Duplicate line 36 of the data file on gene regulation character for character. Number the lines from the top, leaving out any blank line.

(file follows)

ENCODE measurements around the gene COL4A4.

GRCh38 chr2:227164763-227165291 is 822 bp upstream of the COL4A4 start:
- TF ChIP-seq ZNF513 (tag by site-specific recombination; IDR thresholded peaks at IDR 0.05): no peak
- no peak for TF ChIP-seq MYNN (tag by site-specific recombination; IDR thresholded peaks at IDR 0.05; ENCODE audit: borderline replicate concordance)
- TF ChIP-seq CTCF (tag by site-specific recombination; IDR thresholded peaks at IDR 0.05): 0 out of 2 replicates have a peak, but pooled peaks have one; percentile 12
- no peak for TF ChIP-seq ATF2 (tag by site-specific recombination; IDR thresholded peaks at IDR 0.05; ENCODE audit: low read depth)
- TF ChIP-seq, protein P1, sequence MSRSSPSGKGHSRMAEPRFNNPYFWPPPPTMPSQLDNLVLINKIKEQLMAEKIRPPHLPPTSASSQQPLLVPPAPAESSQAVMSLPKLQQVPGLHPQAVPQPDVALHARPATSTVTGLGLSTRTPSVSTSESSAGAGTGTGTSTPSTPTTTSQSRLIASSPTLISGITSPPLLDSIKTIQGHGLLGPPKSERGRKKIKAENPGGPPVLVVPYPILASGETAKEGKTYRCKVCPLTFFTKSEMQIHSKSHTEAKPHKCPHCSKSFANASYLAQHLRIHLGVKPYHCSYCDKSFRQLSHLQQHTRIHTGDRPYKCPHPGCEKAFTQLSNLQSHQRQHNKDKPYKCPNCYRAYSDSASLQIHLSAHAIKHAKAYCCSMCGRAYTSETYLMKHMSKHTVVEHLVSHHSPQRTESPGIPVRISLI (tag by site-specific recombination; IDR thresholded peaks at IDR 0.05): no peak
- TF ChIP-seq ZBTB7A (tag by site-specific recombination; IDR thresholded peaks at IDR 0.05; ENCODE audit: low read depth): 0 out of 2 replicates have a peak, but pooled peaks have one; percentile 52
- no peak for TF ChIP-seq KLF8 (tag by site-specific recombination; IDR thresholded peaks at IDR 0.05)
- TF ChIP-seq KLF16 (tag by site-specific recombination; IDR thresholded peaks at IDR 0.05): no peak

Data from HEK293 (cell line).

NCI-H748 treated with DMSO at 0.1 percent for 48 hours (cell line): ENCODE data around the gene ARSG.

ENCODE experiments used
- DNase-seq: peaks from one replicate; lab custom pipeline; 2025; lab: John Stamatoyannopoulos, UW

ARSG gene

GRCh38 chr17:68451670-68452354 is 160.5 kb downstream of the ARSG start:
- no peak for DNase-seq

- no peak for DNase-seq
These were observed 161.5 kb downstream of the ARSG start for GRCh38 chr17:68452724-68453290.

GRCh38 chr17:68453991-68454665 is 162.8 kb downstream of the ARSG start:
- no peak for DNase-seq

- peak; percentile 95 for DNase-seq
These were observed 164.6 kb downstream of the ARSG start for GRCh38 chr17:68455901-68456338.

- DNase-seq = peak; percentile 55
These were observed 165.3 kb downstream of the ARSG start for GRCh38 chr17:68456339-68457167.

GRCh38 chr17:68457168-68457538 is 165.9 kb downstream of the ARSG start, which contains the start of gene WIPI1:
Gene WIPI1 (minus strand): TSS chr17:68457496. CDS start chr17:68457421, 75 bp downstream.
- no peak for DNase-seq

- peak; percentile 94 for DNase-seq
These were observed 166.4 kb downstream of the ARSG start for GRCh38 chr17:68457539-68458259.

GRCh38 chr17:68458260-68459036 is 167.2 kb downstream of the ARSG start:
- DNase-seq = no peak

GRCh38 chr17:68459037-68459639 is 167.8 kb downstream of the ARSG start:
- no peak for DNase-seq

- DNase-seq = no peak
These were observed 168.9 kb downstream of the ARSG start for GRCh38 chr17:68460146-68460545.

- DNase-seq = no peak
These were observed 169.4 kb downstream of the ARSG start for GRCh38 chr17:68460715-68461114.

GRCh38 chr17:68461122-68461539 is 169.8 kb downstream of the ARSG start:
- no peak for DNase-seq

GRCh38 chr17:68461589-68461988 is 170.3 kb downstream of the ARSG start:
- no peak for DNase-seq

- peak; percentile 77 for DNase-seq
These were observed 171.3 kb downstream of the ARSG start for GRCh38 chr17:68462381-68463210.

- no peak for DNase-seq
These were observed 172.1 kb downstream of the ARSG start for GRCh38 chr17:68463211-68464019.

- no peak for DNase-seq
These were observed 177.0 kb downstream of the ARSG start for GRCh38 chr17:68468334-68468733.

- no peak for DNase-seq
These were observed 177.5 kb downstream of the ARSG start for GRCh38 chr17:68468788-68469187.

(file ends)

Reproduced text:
These were observed 168.9 kb downstream of the ARSG start for GRCh38 chr17:68460146-68460545.